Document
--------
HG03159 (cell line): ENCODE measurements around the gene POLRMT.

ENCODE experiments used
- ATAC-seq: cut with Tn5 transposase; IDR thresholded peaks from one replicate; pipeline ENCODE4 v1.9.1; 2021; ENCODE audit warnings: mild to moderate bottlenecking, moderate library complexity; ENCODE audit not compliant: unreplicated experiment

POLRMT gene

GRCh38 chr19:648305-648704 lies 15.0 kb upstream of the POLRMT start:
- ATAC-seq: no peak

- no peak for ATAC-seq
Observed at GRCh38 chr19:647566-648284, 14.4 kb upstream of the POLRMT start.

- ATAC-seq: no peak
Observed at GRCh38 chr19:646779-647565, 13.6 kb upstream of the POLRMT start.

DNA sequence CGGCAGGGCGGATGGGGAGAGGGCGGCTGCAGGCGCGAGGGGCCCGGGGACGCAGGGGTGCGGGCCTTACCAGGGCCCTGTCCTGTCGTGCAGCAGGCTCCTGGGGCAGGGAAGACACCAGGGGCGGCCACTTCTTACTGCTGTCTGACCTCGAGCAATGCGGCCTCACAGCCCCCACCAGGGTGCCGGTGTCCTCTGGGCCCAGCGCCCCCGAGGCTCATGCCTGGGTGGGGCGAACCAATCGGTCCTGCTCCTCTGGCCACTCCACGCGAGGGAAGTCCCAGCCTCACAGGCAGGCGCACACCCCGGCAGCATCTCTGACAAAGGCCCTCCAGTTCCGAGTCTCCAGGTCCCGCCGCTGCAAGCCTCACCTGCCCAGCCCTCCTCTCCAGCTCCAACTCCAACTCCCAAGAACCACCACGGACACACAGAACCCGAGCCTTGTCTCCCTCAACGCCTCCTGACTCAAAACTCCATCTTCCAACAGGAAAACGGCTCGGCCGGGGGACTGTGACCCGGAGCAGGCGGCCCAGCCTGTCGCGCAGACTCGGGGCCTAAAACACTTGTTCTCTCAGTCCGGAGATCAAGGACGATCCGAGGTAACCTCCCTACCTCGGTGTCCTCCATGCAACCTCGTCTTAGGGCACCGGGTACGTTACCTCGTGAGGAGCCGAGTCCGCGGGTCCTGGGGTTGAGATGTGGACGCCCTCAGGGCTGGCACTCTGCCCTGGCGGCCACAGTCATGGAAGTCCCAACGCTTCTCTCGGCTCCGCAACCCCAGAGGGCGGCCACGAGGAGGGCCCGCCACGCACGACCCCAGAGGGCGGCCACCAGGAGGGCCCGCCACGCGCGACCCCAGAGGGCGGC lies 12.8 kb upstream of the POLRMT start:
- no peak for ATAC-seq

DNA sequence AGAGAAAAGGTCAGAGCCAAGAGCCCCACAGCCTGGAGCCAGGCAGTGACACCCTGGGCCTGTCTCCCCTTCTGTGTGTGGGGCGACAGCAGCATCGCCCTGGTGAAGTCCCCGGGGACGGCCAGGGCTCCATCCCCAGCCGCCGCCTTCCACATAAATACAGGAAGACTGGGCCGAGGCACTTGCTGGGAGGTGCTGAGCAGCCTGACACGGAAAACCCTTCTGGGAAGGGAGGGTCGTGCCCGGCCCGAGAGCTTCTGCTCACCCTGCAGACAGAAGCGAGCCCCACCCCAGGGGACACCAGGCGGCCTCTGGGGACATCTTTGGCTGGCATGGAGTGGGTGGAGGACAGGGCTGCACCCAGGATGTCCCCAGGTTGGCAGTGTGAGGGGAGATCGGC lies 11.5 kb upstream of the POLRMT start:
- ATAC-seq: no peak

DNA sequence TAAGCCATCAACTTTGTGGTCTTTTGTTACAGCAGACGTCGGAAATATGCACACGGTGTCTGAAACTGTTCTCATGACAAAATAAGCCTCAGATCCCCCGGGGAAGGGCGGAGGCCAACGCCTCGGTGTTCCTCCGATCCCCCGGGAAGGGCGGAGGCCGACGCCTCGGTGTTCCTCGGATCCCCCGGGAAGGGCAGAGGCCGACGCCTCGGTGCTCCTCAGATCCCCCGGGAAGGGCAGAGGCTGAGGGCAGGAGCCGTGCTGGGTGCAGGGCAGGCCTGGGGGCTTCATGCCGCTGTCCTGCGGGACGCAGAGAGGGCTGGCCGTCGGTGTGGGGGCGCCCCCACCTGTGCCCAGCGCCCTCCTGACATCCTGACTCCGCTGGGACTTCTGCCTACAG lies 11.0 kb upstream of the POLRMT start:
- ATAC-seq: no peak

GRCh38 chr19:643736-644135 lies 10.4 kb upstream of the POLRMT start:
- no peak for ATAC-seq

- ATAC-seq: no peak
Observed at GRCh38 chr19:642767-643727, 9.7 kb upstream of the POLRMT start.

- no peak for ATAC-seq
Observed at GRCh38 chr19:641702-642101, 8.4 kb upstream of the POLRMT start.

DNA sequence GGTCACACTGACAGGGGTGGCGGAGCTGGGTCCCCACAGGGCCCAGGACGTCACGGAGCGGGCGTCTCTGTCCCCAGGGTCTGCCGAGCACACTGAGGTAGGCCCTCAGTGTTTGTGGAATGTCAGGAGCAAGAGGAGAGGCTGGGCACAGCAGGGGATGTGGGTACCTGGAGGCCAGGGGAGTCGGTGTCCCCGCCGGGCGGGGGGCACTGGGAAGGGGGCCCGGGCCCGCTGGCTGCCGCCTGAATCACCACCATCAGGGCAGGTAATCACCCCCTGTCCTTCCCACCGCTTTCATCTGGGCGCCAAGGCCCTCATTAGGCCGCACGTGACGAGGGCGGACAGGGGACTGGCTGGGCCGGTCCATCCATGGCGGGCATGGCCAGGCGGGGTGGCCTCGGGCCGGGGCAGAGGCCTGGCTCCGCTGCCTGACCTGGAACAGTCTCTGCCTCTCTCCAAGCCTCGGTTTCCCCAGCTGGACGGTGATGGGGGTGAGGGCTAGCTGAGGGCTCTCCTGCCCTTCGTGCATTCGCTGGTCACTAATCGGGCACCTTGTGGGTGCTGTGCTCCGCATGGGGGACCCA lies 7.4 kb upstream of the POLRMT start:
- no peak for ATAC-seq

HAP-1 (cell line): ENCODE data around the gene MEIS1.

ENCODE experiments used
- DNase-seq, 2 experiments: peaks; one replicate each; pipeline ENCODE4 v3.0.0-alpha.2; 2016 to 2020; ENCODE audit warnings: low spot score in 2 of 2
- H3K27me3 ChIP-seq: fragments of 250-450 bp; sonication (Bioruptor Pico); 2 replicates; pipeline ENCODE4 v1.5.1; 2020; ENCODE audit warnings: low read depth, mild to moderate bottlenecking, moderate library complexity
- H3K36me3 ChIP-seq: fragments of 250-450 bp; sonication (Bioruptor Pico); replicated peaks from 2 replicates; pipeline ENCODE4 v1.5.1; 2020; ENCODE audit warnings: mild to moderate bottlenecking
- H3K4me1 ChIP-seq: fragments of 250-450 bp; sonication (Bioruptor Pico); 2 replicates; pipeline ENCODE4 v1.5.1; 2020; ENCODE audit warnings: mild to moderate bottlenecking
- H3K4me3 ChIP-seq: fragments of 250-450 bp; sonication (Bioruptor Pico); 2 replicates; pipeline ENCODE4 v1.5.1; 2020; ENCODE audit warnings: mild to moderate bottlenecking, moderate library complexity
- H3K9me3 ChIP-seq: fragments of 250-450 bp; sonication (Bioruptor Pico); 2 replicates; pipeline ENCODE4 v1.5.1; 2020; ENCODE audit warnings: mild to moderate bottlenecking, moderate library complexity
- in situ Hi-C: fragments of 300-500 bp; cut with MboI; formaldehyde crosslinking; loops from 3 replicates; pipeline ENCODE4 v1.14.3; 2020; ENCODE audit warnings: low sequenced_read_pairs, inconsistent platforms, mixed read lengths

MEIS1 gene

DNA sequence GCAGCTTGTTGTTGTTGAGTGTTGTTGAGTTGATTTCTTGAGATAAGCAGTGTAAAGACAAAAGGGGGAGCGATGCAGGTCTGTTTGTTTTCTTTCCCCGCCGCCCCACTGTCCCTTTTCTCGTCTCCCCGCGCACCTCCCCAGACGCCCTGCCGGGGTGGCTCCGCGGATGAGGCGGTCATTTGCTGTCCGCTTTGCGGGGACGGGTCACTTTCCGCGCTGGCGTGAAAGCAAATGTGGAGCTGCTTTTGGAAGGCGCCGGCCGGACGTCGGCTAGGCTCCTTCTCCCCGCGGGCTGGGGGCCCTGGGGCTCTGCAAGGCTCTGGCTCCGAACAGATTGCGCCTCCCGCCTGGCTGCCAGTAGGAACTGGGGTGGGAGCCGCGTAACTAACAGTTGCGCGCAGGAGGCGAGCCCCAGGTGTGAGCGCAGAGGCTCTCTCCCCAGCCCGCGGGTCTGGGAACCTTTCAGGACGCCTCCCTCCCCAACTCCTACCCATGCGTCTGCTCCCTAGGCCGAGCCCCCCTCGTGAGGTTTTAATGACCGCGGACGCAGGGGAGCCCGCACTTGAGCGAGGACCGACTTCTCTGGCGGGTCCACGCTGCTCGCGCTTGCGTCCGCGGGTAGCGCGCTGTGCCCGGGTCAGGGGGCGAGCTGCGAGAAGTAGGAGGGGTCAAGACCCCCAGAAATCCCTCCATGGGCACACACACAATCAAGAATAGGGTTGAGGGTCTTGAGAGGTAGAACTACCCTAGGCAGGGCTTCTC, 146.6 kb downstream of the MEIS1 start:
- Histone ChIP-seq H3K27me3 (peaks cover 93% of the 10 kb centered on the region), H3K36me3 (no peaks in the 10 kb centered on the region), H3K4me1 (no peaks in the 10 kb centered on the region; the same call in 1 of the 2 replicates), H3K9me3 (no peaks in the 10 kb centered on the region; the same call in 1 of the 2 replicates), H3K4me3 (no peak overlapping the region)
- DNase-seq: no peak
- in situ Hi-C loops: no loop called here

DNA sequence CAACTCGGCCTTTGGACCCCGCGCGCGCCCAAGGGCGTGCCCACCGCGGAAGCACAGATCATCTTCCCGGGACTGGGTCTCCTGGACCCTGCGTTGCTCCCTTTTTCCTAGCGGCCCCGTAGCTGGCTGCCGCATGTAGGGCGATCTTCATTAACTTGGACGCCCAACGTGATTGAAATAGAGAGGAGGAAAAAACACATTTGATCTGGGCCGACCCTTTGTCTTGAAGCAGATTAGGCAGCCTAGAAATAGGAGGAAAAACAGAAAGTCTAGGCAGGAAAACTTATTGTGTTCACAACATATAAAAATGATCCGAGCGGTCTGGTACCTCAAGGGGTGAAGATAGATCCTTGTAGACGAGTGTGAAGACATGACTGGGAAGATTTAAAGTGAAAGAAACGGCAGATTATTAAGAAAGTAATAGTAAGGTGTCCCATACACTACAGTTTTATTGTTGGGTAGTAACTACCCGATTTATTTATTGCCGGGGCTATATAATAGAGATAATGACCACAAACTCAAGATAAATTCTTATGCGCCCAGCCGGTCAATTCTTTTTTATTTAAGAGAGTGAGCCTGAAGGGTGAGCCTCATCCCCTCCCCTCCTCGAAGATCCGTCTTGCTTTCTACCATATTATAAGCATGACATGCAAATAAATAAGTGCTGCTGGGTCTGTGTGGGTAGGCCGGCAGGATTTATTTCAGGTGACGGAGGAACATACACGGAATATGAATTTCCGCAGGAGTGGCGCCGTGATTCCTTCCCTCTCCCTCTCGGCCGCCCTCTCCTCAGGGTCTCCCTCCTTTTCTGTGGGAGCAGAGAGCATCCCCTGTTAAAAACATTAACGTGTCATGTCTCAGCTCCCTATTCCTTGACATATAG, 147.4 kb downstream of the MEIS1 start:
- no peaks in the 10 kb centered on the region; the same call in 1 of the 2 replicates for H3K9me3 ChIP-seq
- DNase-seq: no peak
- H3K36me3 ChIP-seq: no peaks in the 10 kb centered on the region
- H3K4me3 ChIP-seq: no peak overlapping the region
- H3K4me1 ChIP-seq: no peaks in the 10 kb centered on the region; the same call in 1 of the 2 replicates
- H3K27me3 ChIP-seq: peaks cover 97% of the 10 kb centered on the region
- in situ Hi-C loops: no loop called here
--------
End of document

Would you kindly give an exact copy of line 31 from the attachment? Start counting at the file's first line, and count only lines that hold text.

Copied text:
- H3K4me3 ChIP-seq: fragments of 250-450 bp; sonication (Bioruptor Pico); 2 replicates; pipeline ENCODE4 v1.5.1; 2020; ENCODE audit warnings: mild to moderate bottlenecking, moderate library complexity